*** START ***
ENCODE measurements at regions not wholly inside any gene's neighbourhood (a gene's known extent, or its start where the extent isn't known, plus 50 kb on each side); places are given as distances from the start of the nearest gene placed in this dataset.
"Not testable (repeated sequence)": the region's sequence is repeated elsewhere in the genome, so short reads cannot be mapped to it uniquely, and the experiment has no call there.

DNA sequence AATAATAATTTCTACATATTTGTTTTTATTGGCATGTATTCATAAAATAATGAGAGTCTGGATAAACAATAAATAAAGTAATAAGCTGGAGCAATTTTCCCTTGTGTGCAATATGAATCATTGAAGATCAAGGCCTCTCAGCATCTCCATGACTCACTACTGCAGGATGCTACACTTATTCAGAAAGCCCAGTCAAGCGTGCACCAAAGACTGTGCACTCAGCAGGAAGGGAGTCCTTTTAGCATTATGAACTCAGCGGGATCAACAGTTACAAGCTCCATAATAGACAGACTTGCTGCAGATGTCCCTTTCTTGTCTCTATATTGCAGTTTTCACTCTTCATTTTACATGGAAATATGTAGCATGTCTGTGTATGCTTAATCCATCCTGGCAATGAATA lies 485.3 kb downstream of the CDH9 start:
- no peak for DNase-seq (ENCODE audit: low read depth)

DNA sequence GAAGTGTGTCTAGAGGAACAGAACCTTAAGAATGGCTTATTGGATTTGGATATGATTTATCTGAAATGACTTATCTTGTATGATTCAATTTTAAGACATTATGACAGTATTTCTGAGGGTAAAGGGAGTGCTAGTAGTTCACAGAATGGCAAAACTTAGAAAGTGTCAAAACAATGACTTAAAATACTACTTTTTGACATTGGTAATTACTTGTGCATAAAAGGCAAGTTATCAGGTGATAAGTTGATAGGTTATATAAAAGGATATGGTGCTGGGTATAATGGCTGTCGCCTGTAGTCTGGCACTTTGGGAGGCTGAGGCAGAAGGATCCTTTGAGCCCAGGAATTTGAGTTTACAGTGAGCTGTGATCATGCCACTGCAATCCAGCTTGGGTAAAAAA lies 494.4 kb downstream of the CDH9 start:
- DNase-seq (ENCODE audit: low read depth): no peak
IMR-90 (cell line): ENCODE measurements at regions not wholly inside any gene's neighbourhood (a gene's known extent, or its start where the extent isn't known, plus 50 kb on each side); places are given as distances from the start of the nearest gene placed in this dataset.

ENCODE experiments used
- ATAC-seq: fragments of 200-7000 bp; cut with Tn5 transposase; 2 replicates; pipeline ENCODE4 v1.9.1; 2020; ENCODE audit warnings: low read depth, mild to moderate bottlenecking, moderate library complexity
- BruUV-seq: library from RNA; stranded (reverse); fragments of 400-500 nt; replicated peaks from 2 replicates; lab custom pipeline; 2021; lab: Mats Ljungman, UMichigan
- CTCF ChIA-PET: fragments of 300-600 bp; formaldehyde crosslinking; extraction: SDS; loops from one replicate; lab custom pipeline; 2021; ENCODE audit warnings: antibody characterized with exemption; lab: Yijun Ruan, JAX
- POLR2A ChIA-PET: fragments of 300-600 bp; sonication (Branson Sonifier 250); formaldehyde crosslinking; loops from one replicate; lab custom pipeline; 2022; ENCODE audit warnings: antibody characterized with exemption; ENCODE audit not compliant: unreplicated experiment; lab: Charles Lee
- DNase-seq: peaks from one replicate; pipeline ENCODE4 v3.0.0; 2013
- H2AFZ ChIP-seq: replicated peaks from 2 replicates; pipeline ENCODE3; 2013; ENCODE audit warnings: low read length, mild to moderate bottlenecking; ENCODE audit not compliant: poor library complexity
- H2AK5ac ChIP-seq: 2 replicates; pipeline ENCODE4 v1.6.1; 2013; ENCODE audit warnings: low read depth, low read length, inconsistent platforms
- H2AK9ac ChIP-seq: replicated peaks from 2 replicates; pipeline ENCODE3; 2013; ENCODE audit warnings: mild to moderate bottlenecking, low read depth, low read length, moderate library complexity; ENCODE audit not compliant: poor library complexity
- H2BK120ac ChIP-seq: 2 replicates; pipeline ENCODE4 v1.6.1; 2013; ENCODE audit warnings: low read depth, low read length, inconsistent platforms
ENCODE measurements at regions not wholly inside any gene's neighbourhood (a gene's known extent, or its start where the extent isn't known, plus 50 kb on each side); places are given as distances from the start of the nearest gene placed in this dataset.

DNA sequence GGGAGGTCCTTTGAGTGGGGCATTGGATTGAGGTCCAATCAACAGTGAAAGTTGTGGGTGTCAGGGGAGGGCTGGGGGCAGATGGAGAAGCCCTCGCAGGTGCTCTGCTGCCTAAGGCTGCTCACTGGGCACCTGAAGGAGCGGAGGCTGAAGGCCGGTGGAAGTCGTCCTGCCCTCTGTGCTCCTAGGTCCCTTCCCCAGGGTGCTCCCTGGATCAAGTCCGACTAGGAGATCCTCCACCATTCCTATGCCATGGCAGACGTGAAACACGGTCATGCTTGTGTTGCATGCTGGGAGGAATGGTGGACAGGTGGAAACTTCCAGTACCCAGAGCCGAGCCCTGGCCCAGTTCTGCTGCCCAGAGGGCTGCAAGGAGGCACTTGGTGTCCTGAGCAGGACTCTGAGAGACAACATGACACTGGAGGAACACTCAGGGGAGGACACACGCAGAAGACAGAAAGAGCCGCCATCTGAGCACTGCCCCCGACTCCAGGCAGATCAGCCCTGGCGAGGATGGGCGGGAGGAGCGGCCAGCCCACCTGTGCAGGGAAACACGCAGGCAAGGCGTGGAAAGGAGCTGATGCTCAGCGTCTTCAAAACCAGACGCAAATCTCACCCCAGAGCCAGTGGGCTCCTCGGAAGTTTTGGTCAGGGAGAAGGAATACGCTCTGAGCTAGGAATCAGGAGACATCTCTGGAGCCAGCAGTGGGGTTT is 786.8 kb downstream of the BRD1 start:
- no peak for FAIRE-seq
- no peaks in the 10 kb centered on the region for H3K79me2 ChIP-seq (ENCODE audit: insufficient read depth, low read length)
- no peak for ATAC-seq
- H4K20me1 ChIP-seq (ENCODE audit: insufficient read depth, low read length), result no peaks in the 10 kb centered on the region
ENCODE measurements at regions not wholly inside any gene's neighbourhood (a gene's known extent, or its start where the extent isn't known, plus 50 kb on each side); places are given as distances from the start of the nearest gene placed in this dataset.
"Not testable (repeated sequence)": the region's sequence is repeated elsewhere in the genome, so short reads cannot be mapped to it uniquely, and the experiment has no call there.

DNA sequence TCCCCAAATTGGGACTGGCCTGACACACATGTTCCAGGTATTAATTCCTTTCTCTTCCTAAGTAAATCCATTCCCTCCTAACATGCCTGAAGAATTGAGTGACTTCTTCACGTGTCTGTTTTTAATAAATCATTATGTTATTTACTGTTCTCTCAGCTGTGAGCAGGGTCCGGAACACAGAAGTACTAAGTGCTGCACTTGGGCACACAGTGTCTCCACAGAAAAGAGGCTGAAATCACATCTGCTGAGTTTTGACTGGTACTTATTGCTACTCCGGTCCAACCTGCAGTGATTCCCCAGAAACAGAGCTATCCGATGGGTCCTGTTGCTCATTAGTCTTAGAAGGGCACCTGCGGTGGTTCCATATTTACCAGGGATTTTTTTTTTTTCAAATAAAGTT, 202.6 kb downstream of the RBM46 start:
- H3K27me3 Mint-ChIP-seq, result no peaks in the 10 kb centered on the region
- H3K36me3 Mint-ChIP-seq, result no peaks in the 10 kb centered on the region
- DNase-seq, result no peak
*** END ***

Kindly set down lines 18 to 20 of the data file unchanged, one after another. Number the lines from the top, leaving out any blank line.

ENCODE measurements at regions not wholly inside any gene's neighbourhood (a gene's known extent, or its start where the extent isn't known, plus 50 kb on each side); places are given as distances from the start of the nearest gene placed in this dataset.

DNA sequence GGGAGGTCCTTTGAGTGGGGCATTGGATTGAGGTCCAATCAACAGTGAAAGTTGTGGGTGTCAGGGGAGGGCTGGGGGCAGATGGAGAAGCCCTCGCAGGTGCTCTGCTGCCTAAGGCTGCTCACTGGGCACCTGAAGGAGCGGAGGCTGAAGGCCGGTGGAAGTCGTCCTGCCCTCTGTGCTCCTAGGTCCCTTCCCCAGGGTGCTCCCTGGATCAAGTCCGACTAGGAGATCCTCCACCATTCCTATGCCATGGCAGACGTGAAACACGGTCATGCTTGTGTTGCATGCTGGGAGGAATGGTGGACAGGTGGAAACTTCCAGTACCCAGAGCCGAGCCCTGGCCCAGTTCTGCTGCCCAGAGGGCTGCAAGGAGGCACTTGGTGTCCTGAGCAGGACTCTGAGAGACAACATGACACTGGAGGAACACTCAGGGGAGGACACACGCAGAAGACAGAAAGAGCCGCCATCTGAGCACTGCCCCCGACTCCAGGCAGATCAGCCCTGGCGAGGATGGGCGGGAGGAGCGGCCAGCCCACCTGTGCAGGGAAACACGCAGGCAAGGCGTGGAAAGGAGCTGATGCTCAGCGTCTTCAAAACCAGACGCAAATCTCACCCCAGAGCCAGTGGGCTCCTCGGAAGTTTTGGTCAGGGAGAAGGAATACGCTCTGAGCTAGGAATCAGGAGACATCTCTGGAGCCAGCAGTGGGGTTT is 786.8 kb downstream of the BRD1 start:
- no peak for FAIRE-seq